Underweight people at as high risk of dying as obese counterparts
Washington: Researchers have claimed that underweight people too are at the high risk of dying as obese people are.
The meta-analysis, led by Dr. Joel Ray, a physician-researcher at St. Michael's Hospital and the hospital's Li Ka Shing Knowledge Institute, looked at 51 studies on the links between BMI and deaths from any cause, plus data on newborn weight and stillbirths in Ontario.
He found that adults who are underweight - with a BMI under 18.5 or less - have a 1.8 times higher risk of dying than those with a "normal" BMI of 18.5 to 24.9.
The risk of dying is 1.2 times higher for people who are obese (BMI of 30-34.9) and 1.3 times higher for those who are severely obese (a BMI of 35 or higher).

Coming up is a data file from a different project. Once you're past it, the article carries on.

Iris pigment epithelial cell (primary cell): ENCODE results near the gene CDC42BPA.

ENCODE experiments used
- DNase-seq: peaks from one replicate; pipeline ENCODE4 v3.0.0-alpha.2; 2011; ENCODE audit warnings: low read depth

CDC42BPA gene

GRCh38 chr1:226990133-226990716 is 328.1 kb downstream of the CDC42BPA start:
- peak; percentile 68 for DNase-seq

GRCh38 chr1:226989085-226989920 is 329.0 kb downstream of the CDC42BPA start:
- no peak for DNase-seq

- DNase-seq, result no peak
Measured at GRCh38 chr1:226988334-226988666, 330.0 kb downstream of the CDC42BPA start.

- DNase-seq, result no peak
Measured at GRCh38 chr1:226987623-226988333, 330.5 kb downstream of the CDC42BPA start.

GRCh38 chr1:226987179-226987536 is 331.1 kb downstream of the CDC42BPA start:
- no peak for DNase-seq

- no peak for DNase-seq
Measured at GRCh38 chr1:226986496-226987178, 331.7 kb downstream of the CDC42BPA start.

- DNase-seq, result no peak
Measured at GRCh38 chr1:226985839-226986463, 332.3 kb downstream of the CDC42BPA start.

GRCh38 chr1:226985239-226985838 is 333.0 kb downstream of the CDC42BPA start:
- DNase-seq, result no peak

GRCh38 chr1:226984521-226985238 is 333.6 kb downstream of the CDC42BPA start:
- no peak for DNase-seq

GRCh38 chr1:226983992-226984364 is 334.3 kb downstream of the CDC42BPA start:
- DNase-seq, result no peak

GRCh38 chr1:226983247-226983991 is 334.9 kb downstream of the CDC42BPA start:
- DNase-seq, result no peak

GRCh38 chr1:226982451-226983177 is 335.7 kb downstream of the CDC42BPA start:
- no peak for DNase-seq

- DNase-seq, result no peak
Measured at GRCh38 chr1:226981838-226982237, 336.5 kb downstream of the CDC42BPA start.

The researchers required that studies follow people for five years or longer, to weed out those who were underweight simply because of cancer or chronic lung disease or heart failure. Common causes of being underweight include malnourishment, heavy alcohol or drug use, smoking, low-income status, mental health or poor self-care.
The study has been published in the Journal of Epidemiology and Public Health.